Delegates in C# .NET (Simple Session)

11 Jan

Delegate’s definition:

A delegate is a type that defines a method signature. When you instantiate a delegate, you can associate its instance with any method with a compatible signature. You can invoke (or call) the method through the delegate instance.

A delegate in C# is similar to a function pointer in C or C++. Using a delegate allows the programmer to encapsulate a reference to a method inside a delegate object. The delegate object can then be passed to code which can call the referenced method, without having to know at compile time which method will be invoked.

Delegates are used to pass methods as arguments to other methods. Event handlers are nothing more than methods that are invoked through delegates. You create a custom method, and a class such as a windows control can call your method when a certain event occurs.

How to declare delegate?

public delegate type_of_delegate delegate_name()

public delegate int mydelegate(int delvar1, int delvar2)

//Notice please,

//You can use delegates without parameters or with parameter list.
//You should follow the same syntax as in the method.
//(If you are referring to the method with two int parameters and int return type, the delegate which you are declaring should be in the same format. This is why it is referred to as type safe function pointer.)

The following program using a simple Delegate:

namespace  MyApp
class Class1

public delegate double del(double r, double y);

public double Sum(double x, double y)
return x + y;
public void FireDelegate()
del p = new del(Sum);

Multicast Delegate:

What is Multicast Delegate?
It is a delegate which holds the reference of more than one method. Multicast delegates must contain only methods that return void, else there is a run-time exception.

Being able to point to member functions is nice, but there are more tricks you can do with delegates. In C#, delegates are multicast, which means that they can point to more than one function at a time (that is, they’re based off the System.MulticastDelegate type). A multicast delegate maintains a list of functions that will all be called when the delegate is invoked.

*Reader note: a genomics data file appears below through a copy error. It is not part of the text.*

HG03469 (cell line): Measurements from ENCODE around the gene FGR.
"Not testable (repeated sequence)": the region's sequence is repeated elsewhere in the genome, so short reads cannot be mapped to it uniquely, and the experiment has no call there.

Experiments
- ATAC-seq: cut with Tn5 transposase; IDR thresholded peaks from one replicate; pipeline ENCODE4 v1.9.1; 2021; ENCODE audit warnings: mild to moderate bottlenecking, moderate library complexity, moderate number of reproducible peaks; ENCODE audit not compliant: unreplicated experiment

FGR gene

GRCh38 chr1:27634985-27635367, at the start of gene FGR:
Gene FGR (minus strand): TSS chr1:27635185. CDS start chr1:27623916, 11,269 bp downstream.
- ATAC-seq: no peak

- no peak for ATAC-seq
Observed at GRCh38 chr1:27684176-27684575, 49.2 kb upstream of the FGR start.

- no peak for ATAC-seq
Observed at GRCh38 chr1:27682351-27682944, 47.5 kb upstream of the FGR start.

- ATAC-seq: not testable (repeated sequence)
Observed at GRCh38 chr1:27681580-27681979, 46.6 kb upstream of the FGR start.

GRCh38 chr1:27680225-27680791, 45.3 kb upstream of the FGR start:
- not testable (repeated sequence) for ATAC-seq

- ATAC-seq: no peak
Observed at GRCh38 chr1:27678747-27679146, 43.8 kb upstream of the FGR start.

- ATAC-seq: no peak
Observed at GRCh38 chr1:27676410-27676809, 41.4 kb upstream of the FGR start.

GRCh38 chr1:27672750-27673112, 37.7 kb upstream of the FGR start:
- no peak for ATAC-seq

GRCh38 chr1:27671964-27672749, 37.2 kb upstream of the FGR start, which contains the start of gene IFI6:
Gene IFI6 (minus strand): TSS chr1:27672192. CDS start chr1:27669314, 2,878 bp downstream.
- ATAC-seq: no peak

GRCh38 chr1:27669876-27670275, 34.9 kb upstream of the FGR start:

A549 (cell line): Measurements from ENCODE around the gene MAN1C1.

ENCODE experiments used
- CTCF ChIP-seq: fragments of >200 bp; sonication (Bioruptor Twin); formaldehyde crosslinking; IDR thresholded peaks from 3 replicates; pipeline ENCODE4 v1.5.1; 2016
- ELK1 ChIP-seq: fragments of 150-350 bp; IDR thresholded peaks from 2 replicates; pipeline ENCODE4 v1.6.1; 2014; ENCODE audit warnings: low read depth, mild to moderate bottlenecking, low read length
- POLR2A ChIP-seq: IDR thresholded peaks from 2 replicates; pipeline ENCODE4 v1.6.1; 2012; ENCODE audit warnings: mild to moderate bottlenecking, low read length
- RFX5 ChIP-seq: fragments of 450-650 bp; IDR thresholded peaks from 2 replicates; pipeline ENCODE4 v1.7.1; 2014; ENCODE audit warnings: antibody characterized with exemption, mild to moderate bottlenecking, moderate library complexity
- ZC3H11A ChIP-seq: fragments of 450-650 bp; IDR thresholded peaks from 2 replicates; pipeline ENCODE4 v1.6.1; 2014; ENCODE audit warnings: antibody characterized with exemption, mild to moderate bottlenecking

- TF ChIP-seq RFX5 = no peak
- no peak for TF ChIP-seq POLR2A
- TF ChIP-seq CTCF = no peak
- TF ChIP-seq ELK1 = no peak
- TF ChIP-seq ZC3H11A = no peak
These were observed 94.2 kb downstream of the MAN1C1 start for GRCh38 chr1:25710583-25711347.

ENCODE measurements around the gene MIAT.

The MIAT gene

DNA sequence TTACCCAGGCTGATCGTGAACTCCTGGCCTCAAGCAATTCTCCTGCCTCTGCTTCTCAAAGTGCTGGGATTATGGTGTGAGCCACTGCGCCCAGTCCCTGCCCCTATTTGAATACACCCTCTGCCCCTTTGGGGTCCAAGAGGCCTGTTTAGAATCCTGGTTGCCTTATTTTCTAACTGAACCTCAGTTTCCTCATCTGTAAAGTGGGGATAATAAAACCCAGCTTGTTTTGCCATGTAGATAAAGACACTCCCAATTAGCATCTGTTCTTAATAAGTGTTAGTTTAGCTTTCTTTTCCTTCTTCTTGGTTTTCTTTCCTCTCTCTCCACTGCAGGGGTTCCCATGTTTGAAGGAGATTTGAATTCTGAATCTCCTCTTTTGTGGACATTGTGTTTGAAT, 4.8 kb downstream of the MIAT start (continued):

namespace  MyApp
class Class1

public delegate double del(double r, double y);

public double Subtract(double x, double y)
return x – y;

public double Sum(double i, double o)
return i + o;

public Class1()
del p = new del(Subtract);
p +=  new del(Sum);
System.Windows.Forms.MessageBox.Show(p(5, 10.5).ToString());  // Subtract and Sum are called  
p -= new del(Sum);
System.Windows.Forms.MessageBox.Show(p(5, 10.5).ToString());  // Only Subtract is called

 Advantages Of Delegates:

  • Delegates are managed function pointers. they are type checked and held in spaces that can be reclaimed by the memory manager.
  • Encapsulating the method’s call from caller
  • Effective use of delegate improves the performance of application
  • Used to call a method asynchronously

 Delegates vs. Interfaces

Delegates and interfaces are similar in that they enable the separation of specification and implementation. Multiple independent authors can produce implementations that are compatible with an interface specification. Similarly, a delegate specifies the signature of a method, and authors can write methods that are compatible with the delegate specification. When should you use interfaces, and when should you use delegates?

Delegates are useful when:

  • A single method is being called.
  • A class may want to have multiple implementations of the method specification.
  • It is desirable to allow using a static method to implement the specification.
  • An event-like design pattern is desired (for more information, see the Events Tutorial).
  • The caller has no need to know or obtain the object that the method is defined on.
  • The provider of the implementation wants to “hand out” the implementation of the specification to only a few select components.
  • Easy composition is desired.

Interfaces are useful when:

  • The specification defines a set of related methods that will be called.
  • A class typically implements the specification only once.
  • The caller of the interface wants to cast to or from the interface type to obtain other interfaces or classes.

Posted by on January 11, 2012 in Visual C# . NET


Tags: , , , , , ,

2 responses to “Delegates in C# .NET (Simple Session)

  1. Alex Leblois

    May 22, 2013 at 1:49 PM


    When we make an object of a class then we can access all function of a class and Base class functions too. Here we can see that a user can simple make an object of a

    class and access all information of class. But in real word this is drawback of an object.

    This is a nice article so thanks for sharing your knowledge. There are few other links that also described “Delegate in C#” in a good way.


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